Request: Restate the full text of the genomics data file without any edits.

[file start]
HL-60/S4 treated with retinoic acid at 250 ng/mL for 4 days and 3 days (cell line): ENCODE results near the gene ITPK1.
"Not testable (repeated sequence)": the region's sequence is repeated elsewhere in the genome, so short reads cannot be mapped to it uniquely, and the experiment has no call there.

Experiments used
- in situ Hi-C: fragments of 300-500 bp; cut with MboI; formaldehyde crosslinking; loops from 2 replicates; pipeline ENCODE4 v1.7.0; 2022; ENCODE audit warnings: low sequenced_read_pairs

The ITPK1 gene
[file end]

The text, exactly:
HL-60/S4 treated with retinoic acid at 250 ng/mL for 4 days and 3 days (cell line): ENCODE results near the gene ITPK1.
"Not testable (repeated sequence)": the region's sequence is repeated elsewhere in the genome, so short reads cannot be mapped to it uniquely, and the experiment has no call there.

Experiments used
- in situ Hi-C: fragments of 300-500 bp; cut with MboI; formaldehyde crosslinking; loops from 2 replicates; pipeline ENCODE4 v1.7.0; 2022; ENCODE audit warnings: low sequenced_read_pairs

The ITPK1 gene